Interview with Tim Lamb, chief executive of the Sports and Recreation Alliance
- Published on Tuesday, 23 October 2012 11:29
- Written by Tim Lamb
Today's interview with Tim Lamb, chief executive of the Sports and Recreation Alliance and former English county cricketer, touched on grass roots sport investment, the London Olympic games legacy and funding for sports in schools. Thanks to our followers for all the questions from Twitter, some great topics.
@TheGeorgeMallet: Do you think sensationalist and morally lax press standards are magnifying football's bad image?
TL: The media does often highlight the negative, but football gains a tremendous benefit from the wall-to-wall coverage.
@TheGeorgeMallet: Biggest bar to cycling to work is the danger. Can this be resolved by segregated cycle lanes?
TL: In an ideal world yes but the cost might be prohibitive. Both drivers and cyclists have a duty of care. Cycling is actually relatively safe. More advice available from one of our members, the CTC.
@loonystuWBX: Schools in Northants do not have security for bike or hat etc! So option lost!
TL: Yes, also lack of showers and other infrastructure makes life as hard as possible for cyclists.
@BenClarke22 How can bodies claim there would be a legacy from London 2012 when grasssroots funding cut in run-up?
TL: Legacy creation isn't just about money it's about changing attitudes. Money would have helped but it's not everything. NGBs are also doing their own legacy thing:Back to Netball, Ping!
@streetgames what do you think will be London2012's biggest legacy? Participation? Women's sport? Volunteering? Another?
TL: The transformation of east London. Also the way it reached non-sports fans and showed sport's potential.
@CarolineJGay Given 3/4 clubs say the government hasn't done enough - what should government's priorities be to assist clubs?
TL: Cut tax, reduce red tape, encourage volunteers, lower licensing costs and improve access to facilities.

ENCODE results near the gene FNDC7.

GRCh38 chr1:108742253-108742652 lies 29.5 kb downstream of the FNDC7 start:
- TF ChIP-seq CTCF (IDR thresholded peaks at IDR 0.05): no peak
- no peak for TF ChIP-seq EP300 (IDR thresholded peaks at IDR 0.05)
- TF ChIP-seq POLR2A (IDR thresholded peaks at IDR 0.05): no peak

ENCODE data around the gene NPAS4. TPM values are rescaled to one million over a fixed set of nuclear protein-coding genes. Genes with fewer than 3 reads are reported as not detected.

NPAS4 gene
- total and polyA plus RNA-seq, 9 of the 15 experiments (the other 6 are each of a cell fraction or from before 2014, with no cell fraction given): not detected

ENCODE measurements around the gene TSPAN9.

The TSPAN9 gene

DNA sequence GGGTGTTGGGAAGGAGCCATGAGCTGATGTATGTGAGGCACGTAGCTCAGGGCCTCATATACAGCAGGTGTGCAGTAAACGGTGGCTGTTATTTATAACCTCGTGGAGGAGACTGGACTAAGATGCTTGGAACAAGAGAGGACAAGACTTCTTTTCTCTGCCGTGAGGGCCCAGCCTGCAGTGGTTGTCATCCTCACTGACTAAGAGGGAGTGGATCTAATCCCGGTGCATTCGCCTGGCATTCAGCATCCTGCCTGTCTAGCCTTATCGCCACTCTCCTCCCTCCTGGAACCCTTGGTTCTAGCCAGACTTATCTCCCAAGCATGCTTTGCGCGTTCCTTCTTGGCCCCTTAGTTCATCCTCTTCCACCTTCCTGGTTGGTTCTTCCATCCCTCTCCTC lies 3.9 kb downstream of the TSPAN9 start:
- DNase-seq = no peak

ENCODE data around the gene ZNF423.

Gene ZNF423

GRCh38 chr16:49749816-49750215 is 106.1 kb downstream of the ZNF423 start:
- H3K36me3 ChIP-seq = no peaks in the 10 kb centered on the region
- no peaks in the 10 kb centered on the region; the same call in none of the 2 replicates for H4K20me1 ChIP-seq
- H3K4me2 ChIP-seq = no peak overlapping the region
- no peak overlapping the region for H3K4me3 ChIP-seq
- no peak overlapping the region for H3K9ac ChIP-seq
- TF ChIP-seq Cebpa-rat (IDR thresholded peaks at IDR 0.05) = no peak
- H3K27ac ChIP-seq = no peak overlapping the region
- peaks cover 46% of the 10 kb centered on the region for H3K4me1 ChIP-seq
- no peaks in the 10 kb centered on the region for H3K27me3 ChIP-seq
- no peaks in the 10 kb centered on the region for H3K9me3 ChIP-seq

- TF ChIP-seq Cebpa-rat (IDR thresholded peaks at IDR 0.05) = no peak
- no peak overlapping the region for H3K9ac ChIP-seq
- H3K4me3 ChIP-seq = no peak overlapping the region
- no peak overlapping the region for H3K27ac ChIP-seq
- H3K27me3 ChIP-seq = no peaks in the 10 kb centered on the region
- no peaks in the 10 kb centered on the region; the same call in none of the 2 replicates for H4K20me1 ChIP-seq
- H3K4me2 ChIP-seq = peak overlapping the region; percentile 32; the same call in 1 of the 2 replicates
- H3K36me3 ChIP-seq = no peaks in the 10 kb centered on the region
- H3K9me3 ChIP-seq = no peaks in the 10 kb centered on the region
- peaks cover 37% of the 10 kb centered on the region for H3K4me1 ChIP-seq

@StevenWoodgate How much impact do you think social media has on the growth of sports clubs? How to help it grow?
TL: Huge untapped potential - some very good tools exist for clubs. Sport not always good at embracing new technology.
@CarolineJGay Tools are great but can't replace volunteers prepared to sacrifice their time and own participation.
Tl: Could not agree more a great deal of our policy work is about making the lives of volunteers easier and rewarding.
@AliceDaisyT Do you think there should be a unified sporting body, as opposed the UK Sport and Sport England?
TL: Theory and cost saving makes sense - devil is in the detail eg. they cover different territories. Both had good 2012s.
GT: Are sports bodies paying lip service when it comes to tackling issues such as racism in sports?
TL: It's society's problem as much as a sport's. But athletes are role models and have bigger responsibility than most.
GT: Is there enough being done to embed all sports in schools? And is competitiveness necessary?
TL: Competition is not for everybody. Positive experience is the key for kids. Indian dance is as important as muddy rugby!
GT: Surely to breed winners we need strong competition? it seems embedded in other countries?
TL: Competition's important - life is competitive but some kids are put off for life by failure in sport at an early age.
Thanks Tim! Follow us on Twitter @Govtoday for more interviews soon.